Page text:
In assembled condition, scribe element 40 is coaxially mounted in barrel 22. At one end, it is supported by socket 44 and at the other by downwardly converging wall 34.
To assemble writing instrument 20, the upper end of scribe element 40 is inserted into socket 44. As shown in FIG. 2, lower end 60 of cap 24 is not threaded and serves to guide cap 24 as it is slipped over the upper end of barrel 22.
When the leading ones of threads 28 engage grooves 30, cap 24 is rotated clockwise with respect to barrel 22. As shown in FIG. 2, grooves 30 comprise triple-lead helical grooves 62. While a single-lead groove can be used, it is preferred that the grooves have multiple leads. With multiple leads, cross-threading occurs less frequently and assembly is easier since the cap orients itself on the barrel more readily. Also, when the cap is formed of plastic, there is less tendency for sink points to form in the cap since its tubular shell is more uniform in thickness.
As cap 24 is rotated clockwise, writing tip 56 of scribe element 40 is longitudinally displaced towards opening tip 36. Hence, it is seen that cap 24 serves as a retracting means for the scribe element as well as a mounting means therefor.
The forward progress of cap 24 is stopped when the inside of top 32 abuts the upper end of barrel 22. This occurs when writing tip 56 is fully extended as shown in FIG. 1. At the same time, the leading edge of cartridge shoulder 58 opposite sleeve 54 presses against abutment shoulder 38 adjacent opening tip 36. The triangular bore at opening tip 36 permits the free flow of air into the writing instrument. Since scribe element 40 is cylindrical, other non-circular configurations can be used for this purpose.
From the above, it is seen that scribe element 40 is sturdily supported when it is fully extended. When barrel 22 and cap 24 are formed from plastic, writing tip 56 does not back off during normal use.
By opposite rotation of cap 24, scribe element 40 is retracted. As seen, during retraction of writing tip 56, rotation of cap 24 is insufficient to unscrew it from barrel 22.
In view of the above, it will be seen that the several objects of the invention are achieved and other advantageous results attained.
As various changes could be made in the above constructions without departing from the scope of the invention, it is intended that all matter contained in the above description or shown in the accompanying drawings shall be interpreted as illustrative and not in a limiting sense.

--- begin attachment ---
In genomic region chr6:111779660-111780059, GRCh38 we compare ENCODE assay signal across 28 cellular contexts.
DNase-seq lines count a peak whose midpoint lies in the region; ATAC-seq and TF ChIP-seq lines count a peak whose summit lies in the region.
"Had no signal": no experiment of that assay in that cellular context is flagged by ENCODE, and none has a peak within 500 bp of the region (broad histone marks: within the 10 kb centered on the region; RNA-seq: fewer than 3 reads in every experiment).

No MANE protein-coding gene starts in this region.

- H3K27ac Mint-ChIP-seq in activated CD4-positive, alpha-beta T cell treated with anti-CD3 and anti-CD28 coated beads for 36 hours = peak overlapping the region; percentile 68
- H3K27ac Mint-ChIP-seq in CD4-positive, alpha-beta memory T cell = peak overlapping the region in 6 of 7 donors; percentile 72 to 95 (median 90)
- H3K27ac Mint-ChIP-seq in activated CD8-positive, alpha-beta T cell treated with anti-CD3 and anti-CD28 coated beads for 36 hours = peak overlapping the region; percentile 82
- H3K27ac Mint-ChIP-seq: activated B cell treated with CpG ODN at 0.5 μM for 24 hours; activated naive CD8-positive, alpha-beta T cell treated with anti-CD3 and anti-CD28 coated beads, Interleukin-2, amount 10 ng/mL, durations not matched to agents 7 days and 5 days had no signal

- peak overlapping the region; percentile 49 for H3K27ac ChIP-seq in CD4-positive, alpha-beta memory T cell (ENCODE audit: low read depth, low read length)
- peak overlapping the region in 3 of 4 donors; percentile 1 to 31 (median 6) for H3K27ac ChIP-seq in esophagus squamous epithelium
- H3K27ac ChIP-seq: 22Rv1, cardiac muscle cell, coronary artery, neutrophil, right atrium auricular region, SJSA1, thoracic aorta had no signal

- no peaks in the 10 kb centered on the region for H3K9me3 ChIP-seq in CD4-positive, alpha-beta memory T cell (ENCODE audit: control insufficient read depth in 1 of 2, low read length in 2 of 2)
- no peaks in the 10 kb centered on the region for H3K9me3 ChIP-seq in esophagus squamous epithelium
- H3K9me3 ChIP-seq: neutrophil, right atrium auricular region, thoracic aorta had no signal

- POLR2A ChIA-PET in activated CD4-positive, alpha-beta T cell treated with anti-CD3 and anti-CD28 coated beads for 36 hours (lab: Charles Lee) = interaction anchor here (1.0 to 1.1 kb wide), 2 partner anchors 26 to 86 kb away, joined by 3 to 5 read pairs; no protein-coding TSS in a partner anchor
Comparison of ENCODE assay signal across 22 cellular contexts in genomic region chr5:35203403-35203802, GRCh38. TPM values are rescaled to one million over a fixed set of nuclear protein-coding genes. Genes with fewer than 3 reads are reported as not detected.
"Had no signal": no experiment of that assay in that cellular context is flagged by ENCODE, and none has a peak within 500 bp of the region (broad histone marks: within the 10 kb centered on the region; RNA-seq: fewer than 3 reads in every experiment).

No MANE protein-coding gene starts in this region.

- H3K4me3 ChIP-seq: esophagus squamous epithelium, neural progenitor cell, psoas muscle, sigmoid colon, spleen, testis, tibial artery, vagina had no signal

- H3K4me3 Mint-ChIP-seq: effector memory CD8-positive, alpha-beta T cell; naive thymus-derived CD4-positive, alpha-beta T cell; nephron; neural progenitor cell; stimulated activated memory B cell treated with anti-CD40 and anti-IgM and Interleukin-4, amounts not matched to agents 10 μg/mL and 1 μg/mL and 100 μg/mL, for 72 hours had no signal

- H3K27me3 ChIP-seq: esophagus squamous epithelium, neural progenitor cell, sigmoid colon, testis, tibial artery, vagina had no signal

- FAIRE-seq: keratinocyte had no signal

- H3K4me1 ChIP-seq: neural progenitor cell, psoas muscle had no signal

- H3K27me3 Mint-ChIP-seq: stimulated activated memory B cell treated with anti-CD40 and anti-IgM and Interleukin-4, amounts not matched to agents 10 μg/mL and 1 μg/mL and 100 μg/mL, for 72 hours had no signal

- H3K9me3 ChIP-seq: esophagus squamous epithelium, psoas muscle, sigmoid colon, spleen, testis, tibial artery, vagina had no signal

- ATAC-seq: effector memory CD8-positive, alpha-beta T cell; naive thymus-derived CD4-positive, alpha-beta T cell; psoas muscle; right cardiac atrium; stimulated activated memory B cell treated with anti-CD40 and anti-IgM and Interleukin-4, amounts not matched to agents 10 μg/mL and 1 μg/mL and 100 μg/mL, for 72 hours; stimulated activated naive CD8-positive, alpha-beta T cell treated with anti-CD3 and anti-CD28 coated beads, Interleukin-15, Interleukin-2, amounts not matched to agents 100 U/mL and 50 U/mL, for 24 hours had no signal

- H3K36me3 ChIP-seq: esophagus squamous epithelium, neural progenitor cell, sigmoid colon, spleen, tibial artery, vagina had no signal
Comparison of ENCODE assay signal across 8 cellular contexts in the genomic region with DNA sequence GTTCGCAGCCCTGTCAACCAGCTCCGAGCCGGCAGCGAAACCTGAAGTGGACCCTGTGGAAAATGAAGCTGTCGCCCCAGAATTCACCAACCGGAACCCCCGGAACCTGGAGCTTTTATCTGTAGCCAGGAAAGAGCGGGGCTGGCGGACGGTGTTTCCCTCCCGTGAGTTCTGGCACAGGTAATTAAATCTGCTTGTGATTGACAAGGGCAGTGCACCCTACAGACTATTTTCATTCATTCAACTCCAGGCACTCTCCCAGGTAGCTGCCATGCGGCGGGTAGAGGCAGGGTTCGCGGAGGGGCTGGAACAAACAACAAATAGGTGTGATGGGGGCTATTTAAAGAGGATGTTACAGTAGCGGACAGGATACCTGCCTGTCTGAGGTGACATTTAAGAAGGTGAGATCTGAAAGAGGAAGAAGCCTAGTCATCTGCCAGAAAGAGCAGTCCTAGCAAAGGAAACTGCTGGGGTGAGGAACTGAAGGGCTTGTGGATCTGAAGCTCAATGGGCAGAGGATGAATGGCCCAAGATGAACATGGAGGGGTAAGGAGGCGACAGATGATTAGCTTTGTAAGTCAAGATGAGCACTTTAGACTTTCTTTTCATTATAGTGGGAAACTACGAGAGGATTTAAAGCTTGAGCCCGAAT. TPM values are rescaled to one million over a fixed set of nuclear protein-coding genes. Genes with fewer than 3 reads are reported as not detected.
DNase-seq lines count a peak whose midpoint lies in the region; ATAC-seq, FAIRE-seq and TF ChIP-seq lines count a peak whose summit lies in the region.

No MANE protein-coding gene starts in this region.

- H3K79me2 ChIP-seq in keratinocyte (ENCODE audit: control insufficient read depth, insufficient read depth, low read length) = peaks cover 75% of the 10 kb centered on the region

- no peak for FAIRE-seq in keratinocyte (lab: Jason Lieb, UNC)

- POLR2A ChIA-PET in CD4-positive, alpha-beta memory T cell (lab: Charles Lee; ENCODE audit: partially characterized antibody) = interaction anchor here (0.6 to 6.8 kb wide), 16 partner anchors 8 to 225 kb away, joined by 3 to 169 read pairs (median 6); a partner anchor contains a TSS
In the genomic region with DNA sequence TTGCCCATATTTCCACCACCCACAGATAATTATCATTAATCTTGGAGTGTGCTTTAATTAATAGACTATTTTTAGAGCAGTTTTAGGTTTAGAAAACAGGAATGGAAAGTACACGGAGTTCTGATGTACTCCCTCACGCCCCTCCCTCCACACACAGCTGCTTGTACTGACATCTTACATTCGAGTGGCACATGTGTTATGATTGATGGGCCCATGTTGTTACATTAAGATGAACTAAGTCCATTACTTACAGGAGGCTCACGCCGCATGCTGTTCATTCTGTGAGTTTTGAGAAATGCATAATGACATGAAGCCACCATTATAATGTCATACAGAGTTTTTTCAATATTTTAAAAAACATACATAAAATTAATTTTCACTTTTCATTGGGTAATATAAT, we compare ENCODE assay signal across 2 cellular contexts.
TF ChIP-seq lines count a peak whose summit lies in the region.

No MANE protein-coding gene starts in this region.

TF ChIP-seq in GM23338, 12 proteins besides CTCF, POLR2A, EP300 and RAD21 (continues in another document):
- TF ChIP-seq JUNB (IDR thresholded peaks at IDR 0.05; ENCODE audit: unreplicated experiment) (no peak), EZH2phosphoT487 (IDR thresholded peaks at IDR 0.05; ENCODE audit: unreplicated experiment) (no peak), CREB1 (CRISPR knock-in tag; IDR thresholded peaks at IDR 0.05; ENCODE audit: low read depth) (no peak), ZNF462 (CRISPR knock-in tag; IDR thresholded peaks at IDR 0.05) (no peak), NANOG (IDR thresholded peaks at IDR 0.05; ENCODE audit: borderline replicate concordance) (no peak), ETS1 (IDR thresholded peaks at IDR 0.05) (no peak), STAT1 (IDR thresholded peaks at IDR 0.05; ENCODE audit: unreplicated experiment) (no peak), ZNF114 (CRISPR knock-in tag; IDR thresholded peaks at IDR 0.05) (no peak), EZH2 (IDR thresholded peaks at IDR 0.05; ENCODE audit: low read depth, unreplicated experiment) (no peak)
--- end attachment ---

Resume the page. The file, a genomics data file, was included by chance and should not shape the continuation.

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|FR634375A *||Title not available|
|GB788257A *||Title not available|
|Citing Patent||Filing date||Publication date||Applicant||Title|
|US6450721 *||Aug 17, 2001||Sep 17, 2002||A.T.X. International, Inc.||Stylus and retractable pen|
|US6964534||Jun 26, 2003||Nov 15, 2005||Binney & Smith Inc.||Retractable writing instrument|
|US7329062||Aug 15, 2005||Feb 12, 2008||Crayola Llc||Retractable writing instrument|
|US7488130||Feb 1, 2007||Feb 10, 2009||Sanford, L.P.||Seal assembly for retractable instrument|
|US7775734||Feb 9, 2009||Aug 17, 2010||Sanford L.P.||Seal assembly for retractable instrument|
|US7845872||Apr 3, 2007||Dec 7, 2010||Family Hospitality Llc||Multi-colored crayons with associated packaging|
|US7850382||Jan 18, 2007||Dec 14, 2010||Sanford, L.P.||Valve made from two materials and writing utensil with retractable tip incorporating same|
|US8221012||Nov 7, 2008||Jul 17, 2012||Sanford, L.P.||Retractable instruments comprising a one-piece valve door actuating assembly|
|US8226312||Mar 28, 2008||Jul 24, 2012||Sanford, L.P.||Valve door having a force directing component and retractable instruments comprising same|
|US8246265||Dec 14, 2010||Aug 21, 2012||Sanford, L.P.||Valve made from two materials and writing utensil with retractable tip incorporating same|
|US8393814||Jan 30, 2009||Mar 12, 2013||Sanford, L.P.||Retractable instrument having a two stage protraction/retraction sequence|
|US8568047||Sep 6, 2012||Oct 29, 2013||Sanford, L.P.||Retractable instrument having a two stage protraction/retraction sequence|
|US9162517||Jul 22, 2011||Oct 20, 2015||Albert Cecchini||Safety tack|
|US20040265035 *||Jun 26, 2003||Dec 30, 2004||Binney & Smith Inc.||Retractable writing instrument|
|US20050271451 *||Aug 15, 2005||Dec 8, 2005||Binney & Smith Inc.||Retractable writing instrument|
|US20070274765 *||May 21, 2007||Nov 29, 2007||Crayola Llc||Retractable writing instrument|
|U.S. Classification||401/116, 401/60, 401/98|
|International Classification||B43K24/06, B43K7/12, B43K23/12|
|Cooperative Classification||B43K24/06, B43K7/12, B43K23/126|
|European Classification||B43K24/06, B43K23/12C, B43K7/12|
|Mar 18, 1996||AS||Assignment|
Owner name: RITEPOINT/CHROMATIC, INC., MISSOURI
Free format text: ASSIGNMENT OF ASSIGNORS INTEREST;ASSIGNOR:PENN CORPORATION;REEL/FRAME:007838/0418
Effective date: 19940805